The head of BBC Worldwide, Tim Davie, has signalled the need for creating further partnerships as global competition continues to intensify. "Partnership is what it’s about now,T said Davie, speaking at an RTS early-evening event held at Covent Garden’s The Hospital Club on 23 September.
The head of BBC Worldwide, Tim Davie, has signalled the need for creating further partnerships as global competition continues to intensify. On the day that Worldwide announced it had taken a 35% share in UK indie Lookout Point, producer of Ripper Street and Parade’s End, Davie said more alliances are on the cards.
“You will see more and more partnerships. We’re having partnership discussions with lots of people around the world… Partnership is what it’s about now,” said Davie, speaking at an RTS early-evening event held at Covent Garden’s The Hospital Club on 23 September.
Speculation has been rife that Worldwide’s US channel, BBC America, plans to set up a joint venture. One potential partner is cable channel AMC, which commissioned Mad Men and Breaking Bad, but the Worldwide chief refused to be drawn on specifics. It was reported in July that AMC was in talks with Worldwide about taking a 50% stake in BBC America.
Davie told his interviewer, Channel 4 News anchor Cathy Newman, that he was “interested” in BBC America having a new investor.
With a rapidly consolidating TV business, Davie stressed that it is more important than ever for BBC Worldwide to fly the flag for world-beating British content. The global demand for BBC drama such as Sherlock and natural history documentaries such as Frozen Planet (funded by seven different producers), remains strong, not least in emerging markets, notably Asia. In China, Worldwide is seeking a Chinese Jeremy Clarkson to front a local version of Top Gear.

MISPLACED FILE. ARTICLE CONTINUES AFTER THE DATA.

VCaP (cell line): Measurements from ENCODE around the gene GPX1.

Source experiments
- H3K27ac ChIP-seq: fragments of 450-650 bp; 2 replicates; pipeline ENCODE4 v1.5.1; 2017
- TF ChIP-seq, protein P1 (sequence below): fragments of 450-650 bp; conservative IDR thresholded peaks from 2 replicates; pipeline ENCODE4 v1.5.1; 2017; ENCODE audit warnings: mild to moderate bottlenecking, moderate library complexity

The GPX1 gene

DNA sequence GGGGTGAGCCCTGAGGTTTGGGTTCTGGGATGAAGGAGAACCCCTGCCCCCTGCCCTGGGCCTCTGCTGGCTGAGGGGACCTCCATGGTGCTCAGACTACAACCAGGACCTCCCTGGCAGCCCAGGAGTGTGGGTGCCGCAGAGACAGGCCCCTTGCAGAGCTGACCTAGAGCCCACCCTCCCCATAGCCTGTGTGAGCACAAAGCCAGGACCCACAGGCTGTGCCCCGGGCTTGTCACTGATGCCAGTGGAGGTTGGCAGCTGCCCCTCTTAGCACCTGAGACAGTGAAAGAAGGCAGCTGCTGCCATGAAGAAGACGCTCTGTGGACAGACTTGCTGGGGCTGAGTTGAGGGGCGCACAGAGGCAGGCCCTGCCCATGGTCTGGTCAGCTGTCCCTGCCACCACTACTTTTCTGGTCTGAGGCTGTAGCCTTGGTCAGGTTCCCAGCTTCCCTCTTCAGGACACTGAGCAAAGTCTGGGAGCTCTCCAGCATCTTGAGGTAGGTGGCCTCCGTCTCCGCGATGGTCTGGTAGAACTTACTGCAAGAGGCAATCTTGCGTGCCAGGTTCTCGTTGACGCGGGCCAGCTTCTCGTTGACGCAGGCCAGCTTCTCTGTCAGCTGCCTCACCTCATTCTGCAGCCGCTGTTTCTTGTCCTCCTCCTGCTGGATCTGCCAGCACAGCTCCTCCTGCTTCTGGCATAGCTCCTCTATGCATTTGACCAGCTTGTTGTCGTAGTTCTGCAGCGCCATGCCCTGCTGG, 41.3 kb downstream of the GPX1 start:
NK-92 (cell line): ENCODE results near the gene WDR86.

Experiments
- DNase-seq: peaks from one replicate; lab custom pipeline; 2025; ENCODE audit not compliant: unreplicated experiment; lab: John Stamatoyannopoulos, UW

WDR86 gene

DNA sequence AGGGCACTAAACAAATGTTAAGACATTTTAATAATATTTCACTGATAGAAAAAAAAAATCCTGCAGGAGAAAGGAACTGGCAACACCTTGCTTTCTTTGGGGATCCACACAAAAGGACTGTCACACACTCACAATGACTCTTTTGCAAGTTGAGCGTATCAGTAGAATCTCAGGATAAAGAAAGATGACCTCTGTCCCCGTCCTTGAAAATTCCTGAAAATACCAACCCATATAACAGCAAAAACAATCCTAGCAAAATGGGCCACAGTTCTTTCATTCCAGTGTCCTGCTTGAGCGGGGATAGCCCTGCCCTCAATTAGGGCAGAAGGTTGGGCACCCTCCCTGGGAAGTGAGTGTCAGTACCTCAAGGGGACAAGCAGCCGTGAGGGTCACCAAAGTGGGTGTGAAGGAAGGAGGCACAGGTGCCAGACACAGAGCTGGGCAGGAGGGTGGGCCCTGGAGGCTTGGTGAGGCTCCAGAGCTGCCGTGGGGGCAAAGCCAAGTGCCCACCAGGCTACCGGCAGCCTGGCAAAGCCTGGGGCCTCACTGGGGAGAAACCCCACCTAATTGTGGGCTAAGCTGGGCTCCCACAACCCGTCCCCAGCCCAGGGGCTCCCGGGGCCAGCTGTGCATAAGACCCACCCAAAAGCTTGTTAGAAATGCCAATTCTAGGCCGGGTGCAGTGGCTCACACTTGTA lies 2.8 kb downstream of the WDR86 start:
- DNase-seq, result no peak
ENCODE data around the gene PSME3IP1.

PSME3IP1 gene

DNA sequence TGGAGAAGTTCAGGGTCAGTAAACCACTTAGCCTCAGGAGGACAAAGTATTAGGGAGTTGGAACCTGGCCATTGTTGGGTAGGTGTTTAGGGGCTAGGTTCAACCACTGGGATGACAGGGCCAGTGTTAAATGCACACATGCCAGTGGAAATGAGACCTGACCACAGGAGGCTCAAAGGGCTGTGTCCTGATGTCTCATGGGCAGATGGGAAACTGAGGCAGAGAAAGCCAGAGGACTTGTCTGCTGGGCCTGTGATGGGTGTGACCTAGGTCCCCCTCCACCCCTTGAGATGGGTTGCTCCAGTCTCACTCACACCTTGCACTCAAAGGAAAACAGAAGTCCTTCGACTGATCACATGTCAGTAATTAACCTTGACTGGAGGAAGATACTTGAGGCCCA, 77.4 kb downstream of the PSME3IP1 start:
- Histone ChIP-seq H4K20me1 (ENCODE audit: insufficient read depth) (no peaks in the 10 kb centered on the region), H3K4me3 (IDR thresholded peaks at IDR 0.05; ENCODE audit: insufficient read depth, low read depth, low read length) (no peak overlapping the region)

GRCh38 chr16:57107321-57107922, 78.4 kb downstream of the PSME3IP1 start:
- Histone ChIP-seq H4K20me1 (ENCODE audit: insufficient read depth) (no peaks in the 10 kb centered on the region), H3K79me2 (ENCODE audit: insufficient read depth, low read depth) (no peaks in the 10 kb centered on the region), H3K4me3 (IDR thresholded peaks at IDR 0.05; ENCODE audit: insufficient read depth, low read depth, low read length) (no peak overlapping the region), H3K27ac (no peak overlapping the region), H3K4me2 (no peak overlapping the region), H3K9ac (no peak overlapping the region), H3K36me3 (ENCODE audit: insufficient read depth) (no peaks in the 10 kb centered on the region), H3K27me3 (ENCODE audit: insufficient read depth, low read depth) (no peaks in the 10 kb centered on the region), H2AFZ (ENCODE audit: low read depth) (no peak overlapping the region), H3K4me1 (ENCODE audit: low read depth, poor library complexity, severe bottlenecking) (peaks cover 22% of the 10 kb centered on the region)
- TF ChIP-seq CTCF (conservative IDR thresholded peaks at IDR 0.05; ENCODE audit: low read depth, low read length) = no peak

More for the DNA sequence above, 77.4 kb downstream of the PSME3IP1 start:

So how would Davie define Britishness, probed Newman?
“Humour, irony, storytelling…” he replied. “Shows like Sherlock have got all these different layers of storytelling… My guys sometimes get frustrated that there are only three episodes of Sherlock. They’d like 60.”
Admitting that CEOs of media companies declaring that “content is king” had become a cliché, Davie nonetheless said it was, of course, truer than ever. This thirst for acquiring content is driving the latest round of consolidation. “All value is derived from content,” noted Davie, who revealed that BBC Worldwide’s investment in content is now “north of £200m” a year and would continue to grow.
“Prominence” is also vital in helping to future-proof TV businesses, a factor he said helped to explain Viacom’s purchase of Channel 5. “EPG slots have enormous value,” Davie argued. “This scramble is also about [achieving] prominence in a massively fragmented world.”
A full report of Tim Davie’s conversation with Cathy Newman will appear in the October edition of Television.
The producer was Martin Stott, Head of Corporate and Regulatory Affairs at Channel 5.
Report by Steve Clarke
Photos by Paul Hampartsoumian